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Raw meat diets pose risk to human and animal health - study
Researchers found that 43 per cent of commercial raw food diets contained listeria.
Researchers find bacteria and parasites in raw dog and cat food

Pet owners should be informed about the risks associated with feeding their animals raw meat-based diets, a new study has concluded.

The research published in Vet Record analysed 35 commercial raw food diets across eight brands that are widely available in the Netherlands. It found that 43 of the products contained listeria, while 23 per cent contained E.coli.

Furthermore, the study found that 20 per cent of the products contained Salmonella, 11 per cent contained the parasite Sarcocystis cruzi and 6 per cent contained Toxoplasma gondii.

Paul Overgaauw from Utrecht University said: ‘Despite the relatively low sample size of frozen products in our study, it is clear that commercial RMBDs may be contaminated with a variety of zoonotic bacterial and parasitic pathogens that may be a possible source of bacterial infections in pet animals and, if transmitted, pose a risk for human beings.’

He adds that dogs and cats that consume raw meat diets are also more likely to become infected with antibiotic-resistant bacteria than animals on conventional diets.

In light of their findings, the authors are warning pet owners to be aware of the risks of feeding their animals a raw-meat based diet. The paper outlines several ways in which pet owners can encounter such pathogens. For example, through direct contact with the food or with a contaminated pet.

They also stress that pet owners should be educated about personal hygiene and proper handling of raw meat diets. ‘Warnings and handling instructions should also be included on product labels and/or packages’, they advise.

The study, Zoonotic bacteria and parasites found in raw meat-based diets for cats and dogs, is available at http://veterinaryrecord.bmj.com/content/182/2/50

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Vets save premature penguin chick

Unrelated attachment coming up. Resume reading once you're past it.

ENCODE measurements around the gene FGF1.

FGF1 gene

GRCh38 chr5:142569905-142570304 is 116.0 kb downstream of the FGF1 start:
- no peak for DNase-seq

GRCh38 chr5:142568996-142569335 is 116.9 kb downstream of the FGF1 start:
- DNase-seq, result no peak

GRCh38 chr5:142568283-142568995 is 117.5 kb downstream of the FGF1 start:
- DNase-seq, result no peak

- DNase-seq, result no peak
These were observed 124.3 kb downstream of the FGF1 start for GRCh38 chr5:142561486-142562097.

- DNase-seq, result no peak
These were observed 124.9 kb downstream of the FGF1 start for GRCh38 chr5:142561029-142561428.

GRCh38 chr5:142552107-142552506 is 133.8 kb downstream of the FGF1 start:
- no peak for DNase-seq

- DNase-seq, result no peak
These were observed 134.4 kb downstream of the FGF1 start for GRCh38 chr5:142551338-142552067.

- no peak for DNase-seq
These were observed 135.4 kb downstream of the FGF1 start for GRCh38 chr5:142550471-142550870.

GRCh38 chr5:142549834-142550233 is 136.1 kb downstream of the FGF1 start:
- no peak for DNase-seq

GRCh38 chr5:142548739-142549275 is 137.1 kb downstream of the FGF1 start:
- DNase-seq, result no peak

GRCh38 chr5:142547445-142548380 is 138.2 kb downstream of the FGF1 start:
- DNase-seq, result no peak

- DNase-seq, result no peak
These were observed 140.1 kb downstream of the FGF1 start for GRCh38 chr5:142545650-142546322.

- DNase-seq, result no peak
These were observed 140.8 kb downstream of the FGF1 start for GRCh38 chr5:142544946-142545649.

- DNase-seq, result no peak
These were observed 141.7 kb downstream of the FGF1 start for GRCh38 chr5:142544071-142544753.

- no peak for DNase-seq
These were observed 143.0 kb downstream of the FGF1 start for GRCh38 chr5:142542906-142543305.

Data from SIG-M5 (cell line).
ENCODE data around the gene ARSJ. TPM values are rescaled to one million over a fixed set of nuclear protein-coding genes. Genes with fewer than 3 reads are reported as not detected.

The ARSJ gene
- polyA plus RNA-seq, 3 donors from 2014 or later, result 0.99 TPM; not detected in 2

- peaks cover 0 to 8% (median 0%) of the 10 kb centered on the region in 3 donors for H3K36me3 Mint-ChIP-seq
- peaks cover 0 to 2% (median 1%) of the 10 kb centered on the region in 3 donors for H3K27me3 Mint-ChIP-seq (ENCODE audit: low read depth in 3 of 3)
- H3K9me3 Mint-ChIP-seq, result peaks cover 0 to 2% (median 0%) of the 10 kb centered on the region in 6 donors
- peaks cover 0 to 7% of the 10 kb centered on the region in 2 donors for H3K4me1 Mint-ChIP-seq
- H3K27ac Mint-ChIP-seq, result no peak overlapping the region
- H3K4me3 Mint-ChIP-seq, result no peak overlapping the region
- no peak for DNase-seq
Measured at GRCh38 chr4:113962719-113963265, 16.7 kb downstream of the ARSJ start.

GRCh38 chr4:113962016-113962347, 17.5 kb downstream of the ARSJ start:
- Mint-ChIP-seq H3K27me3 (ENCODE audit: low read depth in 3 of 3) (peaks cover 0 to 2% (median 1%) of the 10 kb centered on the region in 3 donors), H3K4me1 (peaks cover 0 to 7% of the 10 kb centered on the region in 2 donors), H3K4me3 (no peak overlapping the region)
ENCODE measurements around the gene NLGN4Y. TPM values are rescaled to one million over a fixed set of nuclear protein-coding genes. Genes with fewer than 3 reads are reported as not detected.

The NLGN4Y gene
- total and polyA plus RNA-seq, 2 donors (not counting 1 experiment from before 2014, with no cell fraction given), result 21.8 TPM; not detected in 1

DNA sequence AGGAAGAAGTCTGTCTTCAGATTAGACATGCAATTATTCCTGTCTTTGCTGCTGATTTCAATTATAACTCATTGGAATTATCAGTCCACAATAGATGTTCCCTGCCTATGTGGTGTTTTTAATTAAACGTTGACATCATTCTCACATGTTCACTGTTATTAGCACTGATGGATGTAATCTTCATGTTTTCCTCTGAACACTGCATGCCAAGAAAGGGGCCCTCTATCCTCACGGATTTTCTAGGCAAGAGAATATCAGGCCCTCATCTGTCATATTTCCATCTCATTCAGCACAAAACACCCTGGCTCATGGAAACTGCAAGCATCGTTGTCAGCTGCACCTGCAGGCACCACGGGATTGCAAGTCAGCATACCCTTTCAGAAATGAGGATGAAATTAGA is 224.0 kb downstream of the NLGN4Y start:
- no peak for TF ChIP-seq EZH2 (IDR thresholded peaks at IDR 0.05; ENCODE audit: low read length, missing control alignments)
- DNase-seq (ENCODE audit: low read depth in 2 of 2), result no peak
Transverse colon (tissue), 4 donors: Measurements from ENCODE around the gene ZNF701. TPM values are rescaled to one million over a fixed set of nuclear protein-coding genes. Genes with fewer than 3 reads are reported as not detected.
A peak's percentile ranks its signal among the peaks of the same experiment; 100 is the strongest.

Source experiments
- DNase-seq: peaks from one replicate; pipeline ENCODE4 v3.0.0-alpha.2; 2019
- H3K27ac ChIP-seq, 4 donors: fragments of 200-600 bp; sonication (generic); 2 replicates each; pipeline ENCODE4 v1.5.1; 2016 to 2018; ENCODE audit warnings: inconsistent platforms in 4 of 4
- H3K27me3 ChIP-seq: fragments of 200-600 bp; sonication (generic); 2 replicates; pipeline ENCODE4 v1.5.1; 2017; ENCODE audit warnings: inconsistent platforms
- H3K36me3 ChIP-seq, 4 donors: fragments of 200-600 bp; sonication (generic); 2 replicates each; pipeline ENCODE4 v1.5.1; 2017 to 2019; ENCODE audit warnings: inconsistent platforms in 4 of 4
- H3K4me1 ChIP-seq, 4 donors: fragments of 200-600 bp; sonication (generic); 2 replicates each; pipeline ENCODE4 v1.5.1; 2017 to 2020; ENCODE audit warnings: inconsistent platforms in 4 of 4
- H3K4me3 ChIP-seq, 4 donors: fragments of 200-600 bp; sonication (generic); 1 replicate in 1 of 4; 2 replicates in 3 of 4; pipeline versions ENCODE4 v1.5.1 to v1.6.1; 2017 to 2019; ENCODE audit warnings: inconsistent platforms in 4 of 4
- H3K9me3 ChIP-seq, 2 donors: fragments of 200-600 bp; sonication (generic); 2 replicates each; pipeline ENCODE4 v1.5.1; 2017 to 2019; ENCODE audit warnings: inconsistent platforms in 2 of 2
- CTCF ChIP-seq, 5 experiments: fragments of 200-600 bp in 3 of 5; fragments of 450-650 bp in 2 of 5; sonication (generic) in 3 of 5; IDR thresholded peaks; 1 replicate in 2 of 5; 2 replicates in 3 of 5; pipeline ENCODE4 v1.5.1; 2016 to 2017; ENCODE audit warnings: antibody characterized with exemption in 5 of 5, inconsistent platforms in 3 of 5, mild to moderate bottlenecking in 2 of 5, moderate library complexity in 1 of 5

News Story 1
 Vets have saved a tiny Humboldt penguin chick after her egg was accidentally broken by her parents. Keepers at ZSL London Zoo were shocked to find the chick, named Rainbow, still alive and rushed her straight to the Zoo’s on-site veterinary clinic.

It was a little way to go until the chick should have hatched, so the process was touch and go. Vets removed bits of shell from around the chick with tweezers until she could be lifted out and placed in a makeshift nest.

Rainbow is now in a custom-built incubation room where she spends her days cuddled up to a toy penguin. Keepers will hand-fed Rainbow for the next 10 weeks until she is healthy enough to move to the penguin nursery.  

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BVA infographic to help shoppers understand farm assurance schemes

An infographic to help members of the public understand farm assurance schemes has been produced by the BVA. The infographic outlines BVA’s priorities for animal welfare and shows whether or not the schemes address these priorities in their standards.

BVA president John Fishwick said: “The infographic is not intended to be a league table but to allow people to understand what aspects of animal health and welfare are addressed by assurance schemes so that they can decide which scheme best aligns with their own individual preferences and priorities."